like the heroine in the trad ballad is a fair blond, and the evil
schemer is a tan brunette. We have certain cultural biases. We
wondered in High School choir whether Kirke Mechem wasn't married to a
mezzo, because the SSA arrangement of "The Seven Joys of Christmas"
gives the lead/melody to the mezzos in five of the seven sections (the
sopranos HATED IT!).
[Whereas the Watersons are definitely singing in the lower ends of their
ranges. I'm not a voice teacher, so I don't know what role, if any,
head voice vs. chest voice plays in this mixture.]
There's head voice and head voice. You CAN sing in your head voice
without sounding like true falsetto, but most people don't.
[Perhaps - but vibrato and/or nasality are important features of the
vocal music aesthetic in many cultures.]
And generally those cultures have a nasal quality to their language.
The more a language's vowel sounds tend to the front of the mouth,
especially high front (think <i> as in <bit>), the more nasal are both
their speech and their singing. The more vowels tend to be "low back"
(think <ah> as in <father>) the less nasality to the language. As
English had darned few front vowels before the Great Vowel Shift (ca.
15th c.), I doubt there was much nasality to singing anything before
then. Back to Tim Hart, he speaks nasally, so obviously he's going to
sing that way.
[There are naturally occurring forms of vibrato that are not
affectations and aren't necessarily taught.]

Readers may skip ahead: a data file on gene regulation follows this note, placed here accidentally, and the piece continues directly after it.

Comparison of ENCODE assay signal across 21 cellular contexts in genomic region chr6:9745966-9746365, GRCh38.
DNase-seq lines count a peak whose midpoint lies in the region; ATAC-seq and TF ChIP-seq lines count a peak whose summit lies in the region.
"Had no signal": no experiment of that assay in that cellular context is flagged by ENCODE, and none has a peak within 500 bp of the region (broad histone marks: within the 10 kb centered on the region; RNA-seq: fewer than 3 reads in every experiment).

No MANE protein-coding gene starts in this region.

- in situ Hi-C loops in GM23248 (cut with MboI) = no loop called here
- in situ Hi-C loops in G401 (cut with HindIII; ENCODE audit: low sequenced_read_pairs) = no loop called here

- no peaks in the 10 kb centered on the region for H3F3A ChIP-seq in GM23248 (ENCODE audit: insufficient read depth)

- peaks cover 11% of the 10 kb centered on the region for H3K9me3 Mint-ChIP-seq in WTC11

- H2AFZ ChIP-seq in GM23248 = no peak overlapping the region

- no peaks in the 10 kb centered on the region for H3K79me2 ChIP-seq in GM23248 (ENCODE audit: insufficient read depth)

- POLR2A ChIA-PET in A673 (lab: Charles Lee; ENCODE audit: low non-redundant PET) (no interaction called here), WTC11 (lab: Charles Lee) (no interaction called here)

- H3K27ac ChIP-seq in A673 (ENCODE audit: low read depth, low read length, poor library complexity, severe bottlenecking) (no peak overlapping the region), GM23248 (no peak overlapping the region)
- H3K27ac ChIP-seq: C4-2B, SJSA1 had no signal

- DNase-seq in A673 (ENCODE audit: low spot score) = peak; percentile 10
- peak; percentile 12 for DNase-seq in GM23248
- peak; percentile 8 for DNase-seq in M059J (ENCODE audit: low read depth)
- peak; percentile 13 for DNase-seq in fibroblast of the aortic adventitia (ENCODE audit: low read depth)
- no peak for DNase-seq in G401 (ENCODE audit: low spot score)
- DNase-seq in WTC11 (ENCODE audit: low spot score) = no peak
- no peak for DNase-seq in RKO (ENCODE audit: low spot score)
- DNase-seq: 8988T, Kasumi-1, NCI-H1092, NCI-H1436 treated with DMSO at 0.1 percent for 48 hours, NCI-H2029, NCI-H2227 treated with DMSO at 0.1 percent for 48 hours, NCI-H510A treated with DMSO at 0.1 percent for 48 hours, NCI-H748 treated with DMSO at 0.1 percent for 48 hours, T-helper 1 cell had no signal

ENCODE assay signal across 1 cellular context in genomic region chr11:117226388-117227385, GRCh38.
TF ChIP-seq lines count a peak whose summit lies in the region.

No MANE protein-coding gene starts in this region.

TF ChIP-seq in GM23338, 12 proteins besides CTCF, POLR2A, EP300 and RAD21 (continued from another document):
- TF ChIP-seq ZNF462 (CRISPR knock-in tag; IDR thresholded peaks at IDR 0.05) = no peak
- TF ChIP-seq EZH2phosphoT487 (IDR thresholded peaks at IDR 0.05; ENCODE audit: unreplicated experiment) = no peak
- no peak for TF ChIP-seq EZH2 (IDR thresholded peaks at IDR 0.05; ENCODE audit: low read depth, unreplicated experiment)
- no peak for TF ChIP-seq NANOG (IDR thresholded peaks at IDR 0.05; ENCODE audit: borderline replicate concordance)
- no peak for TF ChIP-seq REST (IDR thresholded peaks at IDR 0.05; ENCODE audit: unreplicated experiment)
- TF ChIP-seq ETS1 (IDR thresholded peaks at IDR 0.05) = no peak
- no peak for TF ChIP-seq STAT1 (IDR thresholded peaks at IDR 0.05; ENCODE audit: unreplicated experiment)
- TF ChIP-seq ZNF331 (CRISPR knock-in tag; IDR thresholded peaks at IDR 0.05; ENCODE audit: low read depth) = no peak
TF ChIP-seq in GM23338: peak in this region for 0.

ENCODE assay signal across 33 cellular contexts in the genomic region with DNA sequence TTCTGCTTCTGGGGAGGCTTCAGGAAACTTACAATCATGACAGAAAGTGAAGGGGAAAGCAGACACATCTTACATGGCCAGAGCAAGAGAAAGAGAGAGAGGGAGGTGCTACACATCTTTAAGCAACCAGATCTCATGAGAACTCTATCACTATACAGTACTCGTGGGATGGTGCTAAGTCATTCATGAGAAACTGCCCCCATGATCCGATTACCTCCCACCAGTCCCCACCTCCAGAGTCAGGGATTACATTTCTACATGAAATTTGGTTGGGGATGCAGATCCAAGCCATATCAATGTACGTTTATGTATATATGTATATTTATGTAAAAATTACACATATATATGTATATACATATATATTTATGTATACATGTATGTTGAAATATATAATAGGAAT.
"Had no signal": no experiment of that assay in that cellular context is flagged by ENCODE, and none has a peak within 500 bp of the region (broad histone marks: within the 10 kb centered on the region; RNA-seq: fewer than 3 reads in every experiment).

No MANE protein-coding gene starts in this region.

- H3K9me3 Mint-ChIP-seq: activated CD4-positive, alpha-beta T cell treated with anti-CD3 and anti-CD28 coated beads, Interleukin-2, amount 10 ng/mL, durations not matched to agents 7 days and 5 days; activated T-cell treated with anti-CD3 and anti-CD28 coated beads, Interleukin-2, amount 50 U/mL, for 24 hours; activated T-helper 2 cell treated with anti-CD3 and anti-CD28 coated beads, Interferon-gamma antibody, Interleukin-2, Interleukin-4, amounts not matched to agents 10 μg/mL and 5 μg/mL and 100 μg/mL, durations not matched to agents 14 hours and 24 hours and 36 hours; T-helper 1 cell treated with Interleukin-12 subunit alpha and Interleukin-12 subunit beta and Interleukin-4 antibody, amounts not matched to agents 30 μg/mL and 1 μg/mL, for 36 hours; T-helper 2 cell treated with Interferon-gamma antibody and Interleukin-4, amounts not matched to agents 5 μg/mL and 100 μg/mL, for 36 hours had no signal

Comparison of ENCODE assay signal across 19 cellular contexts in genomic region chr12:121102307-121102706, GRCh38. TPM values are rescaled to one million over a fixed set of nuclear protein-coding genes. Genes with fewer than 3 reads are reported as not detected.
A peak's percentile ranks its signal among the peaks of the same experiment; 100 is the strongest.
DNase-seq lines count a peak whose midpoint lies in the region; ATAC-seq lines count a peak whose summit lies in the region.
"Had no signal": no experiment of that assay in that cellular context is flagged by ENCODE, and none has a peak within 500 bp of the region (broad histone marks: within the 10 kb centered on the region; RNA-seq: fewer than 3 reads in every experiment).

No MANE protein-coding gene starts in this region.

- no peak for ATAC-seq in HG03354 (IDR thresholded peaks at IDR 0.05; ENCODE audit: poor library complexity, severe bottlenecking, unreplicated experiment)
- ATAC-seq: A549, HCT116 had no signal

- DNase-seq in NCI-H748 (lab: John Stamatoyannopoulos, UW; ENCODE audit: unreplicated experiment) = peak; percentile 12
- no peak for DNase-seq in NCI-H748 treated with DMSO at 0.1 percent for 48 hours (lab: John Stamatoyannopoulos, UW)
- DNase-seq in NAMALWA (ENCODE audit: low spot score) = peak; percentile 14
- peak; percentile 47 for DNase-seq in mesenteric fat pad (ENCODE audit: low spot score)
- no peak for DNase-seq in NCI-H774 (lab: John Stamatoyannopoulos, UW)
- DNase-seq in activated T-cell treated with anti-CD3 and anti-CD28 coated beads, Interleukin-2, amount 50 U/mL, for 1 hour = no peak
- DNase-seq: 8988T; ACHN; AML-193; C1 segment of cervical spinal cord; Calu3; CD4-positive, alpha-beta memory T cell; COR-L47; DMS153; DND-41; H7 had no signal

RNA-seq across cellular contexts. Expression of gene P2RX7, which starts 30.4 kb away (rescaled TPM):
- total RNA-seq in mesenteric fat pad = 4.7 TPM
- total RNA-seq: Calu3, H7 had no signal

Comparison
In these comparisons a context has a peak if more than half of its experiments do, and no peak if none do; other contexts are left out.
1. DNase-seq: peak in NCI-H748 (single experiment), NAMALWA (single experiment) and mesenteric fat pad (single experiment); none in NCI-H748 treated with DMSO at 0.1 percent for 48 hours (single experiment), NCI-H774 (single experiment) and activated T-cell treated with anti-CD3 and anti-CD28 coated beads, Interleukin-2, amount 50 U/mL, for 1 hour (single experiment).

But most are. (I had a friend who sang like "Snow White" even as a
child, and it drove our choir director crazy, so yes, it happens.)
People believe they should have it, and if they have to fake it by
panting or moving their jaw, they'll do it. It takes a lot more air to
stay on pitch without any vibrato, which is why it's so frequently
taught. If you've never read Mrs. Alverson's condemnation of vibrato,
it's a hoot:
[Part of my speculation here is whether there may have been an alternate
aesthetic in the British Isles at an earlier time, one that has
persisted to this day in some traditional music.]
Based on the phonological history of the language, I'd be more inclined
to think that an alternate aesthetic developed post-period and came over
to America with the settlers. It wouldn't surprise me to discover that
the "traditional nasal" can be traced to the prevailing accents in the
textile towns (Manchester, York) of the industrial revolution. To throw
in another joke song example, consider Tom Lehrer's "Folk Song Army":
"It sounds more ethnic if it ain't good English..." It's very possible
that people started affecting nasal accents because if they sang RP
they'd lose their street cred as "folk" performers. Some rap artists
speak perfect English but still affect "gangsta" to perform.
[I once thought about getting a vocal music degree, but decided against
it for just this reason. I want my own voice, warts and all.]
Definitely. How stupid is it to teach a singing style that will
eventually limit the type of music you can sing?
More information about the minstrel